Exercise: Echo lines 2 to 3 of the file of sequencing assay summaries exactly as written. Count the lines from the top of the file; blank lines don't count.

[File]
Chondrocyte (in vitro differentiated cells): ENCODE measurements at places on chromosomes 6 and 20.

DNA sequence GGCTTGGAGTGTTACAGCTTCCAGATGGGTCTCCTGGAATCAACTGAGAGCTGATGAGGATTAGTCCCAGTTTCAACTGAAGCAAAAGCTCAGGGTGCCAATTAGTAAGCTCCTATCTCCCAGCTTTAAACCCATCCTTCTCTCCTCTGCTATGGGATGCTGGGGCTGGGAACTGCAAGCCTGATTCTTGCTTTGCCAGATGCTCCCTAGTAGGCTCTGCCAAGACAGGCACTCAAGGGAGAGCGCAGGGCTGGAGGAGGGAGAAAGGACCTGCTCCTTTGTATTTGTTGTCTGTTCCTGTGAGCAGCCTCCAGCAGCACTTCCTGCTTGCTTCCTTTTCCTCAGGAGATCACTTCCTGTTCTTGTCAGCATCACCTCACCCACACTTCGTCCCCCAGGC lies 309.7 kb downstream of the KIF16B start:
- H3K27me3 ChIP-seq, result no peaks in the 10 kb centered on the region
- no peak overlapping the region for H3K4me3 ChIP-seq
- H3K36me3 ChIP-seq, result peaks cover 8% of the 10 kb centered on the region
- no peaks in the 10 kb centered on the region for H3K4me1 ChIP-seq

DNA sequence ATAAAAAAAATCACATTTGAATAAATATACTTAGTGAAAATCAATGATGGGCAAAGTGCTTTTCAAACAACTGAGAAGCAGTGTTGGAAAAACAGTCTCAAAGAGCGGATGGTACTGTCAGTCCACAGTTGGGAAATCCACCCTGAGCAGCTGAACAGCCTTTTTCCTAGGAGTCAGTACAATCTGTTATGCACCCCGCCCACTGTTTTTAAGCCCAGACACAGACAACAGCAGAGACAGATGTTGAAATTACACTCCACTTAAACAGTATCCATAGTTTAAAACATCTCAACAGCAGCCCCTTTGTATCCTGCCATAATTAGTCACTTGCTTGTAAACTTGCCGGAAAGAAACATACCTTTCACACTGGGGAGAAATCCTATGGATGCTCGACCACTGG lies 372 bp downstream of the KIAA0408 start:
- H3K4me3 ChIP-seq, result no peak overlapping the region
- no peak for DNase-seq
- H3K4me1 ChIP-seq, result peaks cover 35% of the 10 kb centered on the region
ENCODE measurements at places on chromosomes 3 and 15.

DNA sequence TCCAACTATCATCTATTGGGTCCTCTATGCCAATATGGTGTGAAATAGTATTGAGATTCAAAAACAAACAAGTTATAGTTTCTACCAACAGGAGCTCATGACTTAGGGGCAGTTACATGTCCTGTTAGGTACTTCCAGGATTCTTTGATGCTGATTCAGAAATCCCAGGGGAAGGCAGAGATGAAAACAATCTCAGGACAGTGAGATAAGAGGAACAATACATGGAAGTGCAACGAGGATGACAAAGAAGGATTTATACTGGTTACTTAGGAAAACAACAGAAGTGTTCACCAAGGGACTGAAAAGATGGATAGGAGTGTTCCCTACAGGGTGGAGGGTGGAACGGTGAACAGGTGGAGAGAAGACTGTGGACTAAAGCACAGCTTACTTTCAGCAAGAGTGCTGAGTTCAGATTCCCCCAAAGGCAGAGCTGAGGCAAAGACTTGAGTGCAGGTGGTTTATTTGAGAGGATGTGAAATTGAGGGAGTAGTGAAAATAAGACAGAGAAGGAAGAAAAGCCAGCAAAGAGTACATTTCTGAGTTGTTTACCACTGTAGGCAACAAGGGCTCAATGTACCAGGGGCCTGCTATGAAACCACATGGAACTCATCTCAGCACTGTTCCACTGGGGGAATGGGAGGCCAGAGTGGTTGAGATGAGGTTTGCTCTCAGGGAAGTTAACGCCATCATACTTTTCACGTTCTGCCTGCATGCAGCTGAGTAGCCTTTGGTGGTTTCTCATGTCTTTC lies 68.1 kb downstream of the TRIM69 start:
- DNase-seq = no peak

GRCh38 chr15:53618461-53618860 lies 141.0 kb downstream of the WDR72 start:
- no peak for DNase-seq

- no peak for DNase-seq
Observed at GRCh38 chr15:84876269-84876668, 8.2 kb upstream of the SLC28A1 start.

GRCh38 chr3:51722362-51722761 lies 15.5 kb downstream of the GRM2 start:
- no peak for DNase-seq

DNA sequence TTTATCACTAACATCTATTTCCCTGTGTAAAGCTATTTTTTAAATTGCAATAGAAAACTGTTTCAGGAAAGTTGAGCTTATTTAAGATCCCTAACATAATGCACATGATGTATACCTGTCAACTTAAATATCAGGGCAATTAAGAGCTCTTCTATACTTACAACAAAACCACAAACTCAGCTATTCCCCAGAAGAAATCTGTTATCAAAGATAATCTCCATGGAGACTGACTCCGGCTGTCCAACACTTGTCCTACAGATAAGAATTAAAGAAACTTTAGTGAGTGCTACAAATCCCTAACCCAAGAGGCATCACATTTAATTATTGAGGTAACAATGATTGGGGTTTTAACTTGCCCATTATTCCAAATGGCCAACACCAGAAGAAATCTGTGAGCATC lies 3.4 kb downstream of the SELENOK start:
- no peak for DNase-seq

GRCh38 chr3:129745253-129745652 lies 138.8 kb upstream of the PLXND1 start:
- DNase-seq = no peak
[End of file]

DNA sequence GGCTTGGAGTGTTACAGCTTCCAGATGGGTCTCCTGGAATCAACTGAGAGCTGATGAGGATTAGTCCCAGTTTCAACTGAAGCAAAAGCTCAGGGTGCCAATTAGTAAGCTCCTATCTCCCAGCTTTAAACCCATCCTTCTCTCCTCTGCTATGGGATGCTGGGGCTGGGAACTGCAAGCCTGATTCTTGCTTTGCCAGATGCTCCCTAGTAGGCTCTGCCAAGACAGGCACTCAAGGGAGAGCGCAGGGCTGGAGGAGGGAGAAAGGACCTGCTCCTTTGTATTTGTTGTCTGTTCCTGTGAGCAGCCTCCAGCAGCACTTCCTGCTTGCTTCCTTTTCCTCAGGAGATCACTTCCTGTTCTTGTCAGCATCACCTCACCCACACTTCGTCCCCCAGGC lies 309.7 kb downstream of the KIF16B start:
- H3K27me3 ChIP-seq, result no peaks in the 10 kb centered on the region